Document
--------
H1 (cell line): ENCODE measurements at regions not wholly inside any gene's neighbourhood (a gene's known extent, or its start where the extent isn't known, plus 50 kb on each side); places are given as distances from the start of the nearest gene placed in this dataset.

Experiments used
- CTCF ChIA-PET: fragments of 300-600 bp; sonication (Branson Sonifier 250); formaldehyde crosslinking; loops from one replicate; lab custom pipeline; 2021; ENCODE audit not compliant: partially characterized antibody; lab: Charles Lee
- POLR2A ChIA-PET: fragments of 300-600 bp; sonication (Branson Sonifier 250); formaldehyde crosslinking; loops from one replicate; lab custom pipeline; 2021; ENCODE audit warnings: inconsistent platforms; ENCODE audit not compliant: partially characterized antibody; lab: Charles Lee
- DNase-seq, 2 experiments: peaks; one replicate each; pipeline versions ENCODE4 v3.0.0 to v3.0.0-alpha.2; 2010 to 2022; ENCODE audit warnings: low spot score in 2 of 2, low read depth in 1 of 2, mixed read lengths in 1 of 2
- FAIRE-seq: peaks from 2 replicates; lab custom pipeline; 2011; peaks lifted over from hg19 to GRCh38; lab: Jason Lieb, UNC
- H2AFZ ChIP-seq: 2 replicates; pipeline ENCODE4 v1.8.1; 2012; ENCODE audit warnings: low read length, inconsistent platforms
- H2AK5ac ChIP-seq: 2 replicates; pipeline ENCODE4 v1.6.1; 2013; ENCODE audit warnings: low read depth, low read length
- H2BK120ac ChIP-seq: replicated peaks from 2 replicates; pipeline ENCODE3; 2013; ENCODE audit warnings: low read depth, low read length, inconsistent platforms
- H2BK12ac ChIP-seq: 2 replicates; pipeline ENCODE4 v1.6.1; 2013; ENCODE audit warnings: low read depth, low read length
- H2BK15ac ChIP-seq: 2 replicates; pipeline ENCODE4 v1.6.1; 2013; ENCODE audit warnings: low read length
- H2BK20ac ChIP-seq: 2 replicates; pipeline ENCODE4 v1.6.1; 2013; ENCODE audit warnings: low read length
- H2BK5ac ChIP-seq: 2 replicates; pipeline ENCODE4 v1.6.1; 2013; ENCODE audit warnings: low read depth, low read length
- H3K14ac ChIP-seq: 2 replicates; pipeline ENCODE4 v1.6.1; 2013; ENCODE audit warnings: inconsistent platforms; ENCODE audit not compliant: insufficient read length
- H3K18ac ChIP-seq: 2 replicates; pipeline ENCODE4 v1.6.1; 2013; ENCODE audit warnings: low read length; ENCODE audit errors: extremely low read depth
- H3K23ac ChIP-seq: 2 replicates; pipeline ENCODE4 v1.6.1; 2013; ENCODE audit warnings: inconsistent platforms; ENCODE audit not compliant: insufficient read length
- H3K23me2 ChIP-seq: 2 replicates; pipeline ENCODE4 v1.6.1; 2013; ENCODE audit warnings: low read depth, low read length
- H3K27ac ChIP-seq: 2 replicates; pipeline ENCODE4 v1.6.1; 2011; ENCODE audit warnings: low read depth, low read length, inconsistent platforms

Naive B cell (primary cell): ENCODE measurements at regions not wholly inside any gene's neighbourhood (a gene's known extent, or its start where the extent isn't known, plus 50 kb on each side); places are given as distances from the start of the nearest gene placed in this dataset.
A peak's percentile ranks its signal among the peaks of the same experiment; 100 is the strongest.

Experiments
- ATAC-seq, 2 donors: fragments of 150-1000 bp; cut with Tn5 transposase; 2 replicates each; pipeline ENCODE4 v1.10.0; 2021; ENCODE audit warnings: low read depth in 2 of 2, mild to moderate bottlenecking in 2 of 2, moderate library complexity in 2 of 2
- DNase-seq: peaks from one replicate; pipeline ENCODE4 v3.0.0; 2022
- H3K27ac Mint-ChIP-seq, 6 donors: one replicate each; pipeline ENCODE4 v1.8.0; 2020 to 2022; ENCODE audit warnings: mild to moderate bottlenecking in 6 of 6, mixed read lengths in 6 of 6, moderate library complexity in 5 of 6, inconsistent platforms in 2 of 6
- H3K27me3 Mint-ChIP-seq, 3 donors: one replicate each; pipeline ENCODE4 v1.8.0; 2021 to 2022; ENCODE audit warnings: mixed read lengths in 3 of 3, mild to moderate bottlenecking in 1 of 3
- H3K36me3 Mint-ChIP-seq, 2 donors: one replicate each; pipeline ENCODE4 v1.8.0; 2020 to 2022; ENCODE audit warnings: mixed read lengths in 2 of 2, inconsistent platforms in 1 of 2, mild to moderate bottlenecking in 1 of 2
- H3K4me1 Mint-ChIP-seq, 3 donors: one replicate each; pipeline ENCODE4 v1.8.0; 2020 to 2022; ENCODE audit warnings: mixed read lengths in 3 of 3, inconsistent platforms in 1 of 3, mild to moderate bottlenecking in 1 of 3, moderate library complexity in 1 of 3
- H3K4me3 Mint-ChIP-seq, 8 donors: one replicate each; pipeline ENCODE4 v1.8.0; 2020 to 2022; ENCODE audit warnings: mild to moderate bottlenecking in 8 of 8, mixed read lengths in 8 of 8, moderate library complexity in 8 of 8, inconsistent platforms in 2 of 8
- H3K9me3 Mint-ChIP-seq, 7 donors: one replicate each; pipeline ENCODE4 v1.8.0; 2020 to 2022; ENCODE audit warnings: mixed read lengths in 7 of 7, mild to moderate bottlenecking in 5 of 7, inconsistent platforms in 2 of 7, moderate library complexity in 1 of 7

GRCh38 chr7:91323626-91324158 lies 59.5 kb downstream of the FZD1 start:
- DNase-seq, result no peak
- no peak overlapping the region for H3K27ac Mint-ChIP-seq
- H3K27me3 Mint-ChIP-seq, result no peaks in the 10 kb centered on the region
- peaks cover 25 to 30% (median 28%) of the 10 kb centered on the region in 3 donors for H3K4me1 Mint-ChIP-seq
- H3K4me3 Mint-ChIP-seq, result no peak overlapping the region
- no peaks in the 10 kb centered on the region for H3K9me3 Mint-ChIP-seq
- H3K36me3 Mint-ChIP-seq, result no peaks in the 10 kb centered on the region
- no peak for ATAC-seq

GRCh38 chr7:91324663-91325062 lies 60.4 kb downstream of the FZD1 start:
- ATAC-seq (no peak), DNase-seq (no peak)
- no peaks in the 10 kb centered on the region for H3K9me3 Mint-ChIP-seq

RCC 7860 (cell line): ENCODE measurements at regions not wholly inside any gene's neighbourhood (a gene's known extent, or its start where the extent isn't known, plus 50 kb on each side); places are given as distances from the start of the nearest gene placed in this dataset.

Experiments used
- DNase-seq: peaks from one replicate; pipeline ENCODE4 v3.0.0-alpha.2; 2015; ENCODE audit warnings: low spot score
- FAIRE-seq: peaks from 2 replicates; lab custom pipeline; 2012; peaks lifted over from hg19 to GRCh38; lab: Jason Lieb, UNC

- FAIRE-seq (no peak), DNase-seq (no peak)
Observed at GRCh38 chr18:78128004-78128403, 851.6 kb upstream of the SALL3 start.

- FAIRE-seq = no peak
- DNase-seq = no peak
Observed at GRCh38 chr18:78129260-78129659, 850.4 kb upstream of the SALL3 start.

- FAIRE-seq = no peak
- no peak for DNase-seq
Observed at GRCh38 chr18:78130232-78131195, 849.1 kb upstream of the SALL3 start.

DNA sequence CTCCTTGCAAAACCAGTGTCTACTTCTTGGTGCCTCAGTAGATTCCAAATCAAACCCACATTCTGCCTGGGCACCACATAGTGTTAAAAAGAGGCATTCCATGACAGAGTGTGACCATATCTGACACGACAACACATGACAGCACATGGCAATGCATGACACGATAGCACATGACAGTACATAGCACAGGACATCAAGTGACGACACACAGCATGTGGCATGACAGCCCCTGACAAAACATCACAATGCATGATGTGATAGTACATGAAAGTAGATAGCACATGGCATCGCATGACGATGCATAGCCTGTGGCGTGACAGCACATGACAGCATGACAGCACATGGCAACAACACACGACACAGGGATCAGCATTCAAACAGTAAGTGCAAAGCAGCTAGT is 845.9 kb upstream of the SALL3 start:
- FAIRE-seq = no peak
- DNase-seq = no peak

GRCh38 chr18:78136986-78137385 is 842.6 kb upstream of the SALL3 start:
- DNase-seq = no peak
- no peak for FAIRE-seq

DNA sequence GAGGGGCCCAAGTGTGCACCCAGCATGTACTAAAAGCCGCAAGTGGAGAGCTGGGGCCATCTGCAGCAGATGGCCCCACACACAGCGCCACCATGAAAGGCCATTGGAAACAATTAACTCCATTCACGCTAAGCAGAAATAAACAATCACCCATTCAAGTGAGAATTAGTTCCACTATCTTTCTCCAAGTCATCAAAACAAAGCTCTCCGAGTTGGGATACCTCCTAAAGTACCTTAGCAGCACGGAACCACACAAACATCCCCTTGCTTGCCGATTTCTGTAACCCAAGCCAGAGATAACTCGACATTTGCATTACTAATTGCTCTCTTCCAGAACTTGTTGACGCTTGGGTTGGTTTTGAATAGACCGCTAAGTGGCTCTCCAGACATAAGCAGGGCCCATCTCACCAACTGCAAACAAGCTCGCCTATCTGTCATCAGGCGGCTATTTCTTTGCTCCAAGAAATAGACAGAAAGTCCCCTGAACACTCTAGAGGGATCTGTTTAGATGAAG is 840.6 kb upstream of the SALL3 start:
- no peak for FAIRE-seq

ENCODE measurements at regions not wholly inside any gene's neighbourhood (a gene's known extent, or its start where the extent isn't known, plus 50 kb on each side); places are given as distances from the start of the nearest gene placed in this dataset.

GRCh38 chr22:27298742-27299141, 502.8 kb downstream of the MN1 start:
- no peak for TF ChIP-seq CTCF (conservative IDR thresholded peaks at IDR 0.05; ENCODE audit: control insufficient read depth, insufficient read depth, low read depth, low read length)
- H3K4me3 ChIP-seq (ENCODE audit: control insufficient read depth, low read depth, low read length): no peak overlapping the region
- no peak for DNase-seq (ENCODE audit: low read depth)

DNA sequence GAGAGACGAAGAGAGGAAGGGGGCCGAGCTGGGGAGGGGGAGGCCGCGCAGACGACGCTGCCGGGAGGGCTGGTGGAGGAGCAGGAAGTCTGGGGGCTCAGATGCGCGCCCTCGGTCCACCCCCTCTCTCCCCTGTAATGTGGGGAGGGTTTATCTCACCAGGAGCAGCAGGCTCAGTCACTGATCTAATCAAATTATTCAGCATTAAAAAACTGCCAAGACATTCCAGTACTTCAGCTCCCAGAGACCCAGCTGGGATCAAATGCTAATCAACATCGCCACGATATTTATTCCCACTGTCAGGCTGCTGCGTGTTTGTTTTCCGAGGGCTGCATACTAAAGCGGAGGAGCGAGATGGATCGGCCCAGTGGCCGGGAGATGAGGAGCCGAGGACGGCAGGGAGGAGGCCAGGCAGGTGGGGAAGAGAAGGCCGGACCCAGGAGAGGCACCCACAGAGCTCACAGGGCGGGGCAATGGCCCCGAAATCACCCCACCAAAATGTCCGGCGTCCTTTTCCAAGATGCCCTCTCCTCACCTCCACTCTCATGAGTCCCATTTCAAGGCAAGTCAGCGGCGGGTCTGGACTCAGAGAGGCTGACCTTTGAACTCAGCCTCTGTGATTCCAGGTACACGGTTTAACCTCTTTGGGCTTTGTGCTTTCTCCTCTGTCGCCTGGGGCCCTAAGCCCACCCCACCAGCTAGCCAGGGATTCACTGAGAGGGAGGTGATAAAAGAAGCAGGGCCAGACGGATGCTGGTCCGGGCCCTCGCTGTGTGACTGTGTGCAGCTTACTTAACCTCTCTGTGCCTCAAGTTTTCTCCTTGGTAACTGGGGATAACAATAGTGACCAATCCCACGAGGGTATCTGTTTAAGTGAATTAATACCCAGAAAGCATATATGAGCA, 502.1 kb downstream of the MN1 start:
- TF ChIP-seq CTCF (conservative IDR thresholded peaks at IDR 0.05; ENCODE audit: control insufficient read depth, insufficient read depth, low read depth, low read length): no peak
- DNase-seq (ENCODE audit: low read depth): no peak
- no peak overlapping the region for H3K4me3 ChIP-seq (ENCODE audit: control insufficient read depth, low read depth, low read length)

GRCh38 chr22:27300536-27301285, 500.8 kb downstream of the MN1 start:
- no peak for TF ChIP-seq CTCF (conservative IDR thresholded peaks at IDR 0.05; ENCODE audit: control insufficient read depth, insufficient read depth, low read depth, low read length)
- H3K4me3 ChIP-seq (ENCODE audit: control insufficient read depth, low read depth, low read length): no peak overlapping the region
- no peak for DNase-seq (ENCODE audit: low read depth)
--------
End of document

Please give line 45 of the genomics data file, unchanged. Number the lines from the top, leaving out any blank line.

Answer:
- FAIRE-seq: peaks from 2 replicates; lab custom pipeline; 2012; peaks lifted over from hg19 to GRCh38; lab: Jason Lieb, UNC